Last week was anti bullying week and it serves as a reminder for employers to consider the growing concern of cyber-bullying in the workplace.
Cyber-bullying is defined as “the use of electronic communication to bully a person, typically by sending messages of an intimidating or threatening nature” and can be treated much the same as traditional workplace bullying or harassment, but involves the use of electronic devices and online communications.
- Nasty emails, texts or social media posts directed at an employee
- Electronic communications that involve jokes about an individual’s ethnicity, religion, sexual orientation or any other subject that would make a person uneasy
- A bombardment of emails from a manager just before an employee goes on annual leave that could have been addressed much sooner
Malicious behaviour online can be hard for employers to detect as it is often carried out subtly. For example, a malicious post made on social media may go unnoticed from its victim as they do not actively use these kind of sites, however, the rest of their colleagues are exposed to this post and their behaviour towards the victim changes. Although the victim has not seen this post he/she senses a change of atmosphere in the workplace and cannot work out why.
Further, online bullying can leave employees thinking “I am an adult, I need to have thicker skin and get on with my job.” This can leave individuals feeling secluded, which will likely see side effects on their mental health, performance and engagement with the organisation as a whole. In turn, the workplace will experience a high turnover of staff, which will see a financial impact through having to recruit and train new employees. As an employer you are exposing the business to legal action should you fail to act on this form of behaviour in the workplace.
What should employers do to prevent cyber-bullying in the work environment?
- Ensure all employees are aware that bullying in the workplace will not be tolerated
- Have well written policies regarding bullying and unacceptable use of technology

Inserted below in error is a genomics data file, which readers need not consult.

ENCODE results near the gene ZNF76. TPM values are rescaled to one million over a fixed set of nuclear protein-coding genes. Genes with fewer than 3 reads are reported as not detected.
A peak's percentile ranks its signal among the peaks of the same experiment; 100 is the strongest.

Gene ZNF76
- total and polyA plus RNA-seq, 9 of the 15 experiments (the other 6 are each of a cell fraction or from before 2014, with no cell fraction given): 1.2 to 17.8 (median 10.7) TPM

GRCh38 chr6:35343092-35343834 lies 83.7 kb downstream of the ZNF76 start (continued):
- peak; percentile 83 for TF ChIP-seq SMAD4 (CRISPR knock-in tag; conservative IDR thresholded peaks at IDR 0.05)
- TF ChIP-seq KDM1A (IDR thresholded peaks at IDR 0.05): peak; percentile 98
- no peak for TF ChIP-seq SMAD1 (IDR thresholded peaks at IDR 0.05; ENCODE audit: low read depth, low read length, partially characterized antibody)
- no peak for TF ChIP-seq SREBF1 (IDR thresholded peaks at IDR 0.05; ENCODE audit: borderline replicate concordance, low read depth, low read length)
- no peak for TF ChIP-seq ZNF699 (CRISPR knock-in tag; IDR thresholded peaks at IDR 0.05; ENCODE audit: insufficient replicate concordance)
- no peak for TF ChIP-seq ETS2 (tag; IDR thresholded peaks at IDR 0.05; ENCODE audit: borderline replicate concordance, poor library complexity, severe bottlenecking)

- Have all managers properly trained on how to deal with bullying in the workplace
- Remind employees to stop and think before sending an email that is likely to get a reaction from the person on the receiving end
- Promote communication between employees as opposed to squabbling over emails. Face to face chats will cut out the emotional uncertainty of an email
Clarification is crucial in the working environment as there if often uncertainty over what is deemed as unacceptable behaviour online. Often, employees believe that if it is on their private social media page then they should be able to freely express, entirely unaware of the consequences of making malicious comments about their colleagues.
Employers can monitor their employee’s emails and social media sites if another employee reports cyber-bullying. However, it is important that employers remember that those they wish to monitor must be informed beforehand and the reasons behind the monitoring are justified under data protection law.
How can Employment Law Services (ELS) help?
Employers can take advantage of our online courses on anti-bullying and harrassment in the workplace to ensure they are complying with their legal obligations – click on the link below for more information.
Should you require employment law advice on any of the issues raised in this article, or any other employment issue give us a call today on 0370 218 5662.
Please note, the information in this article is for guidance purposes only and it is therefore advised that employers seek legal advice before embarking on any enforcement action.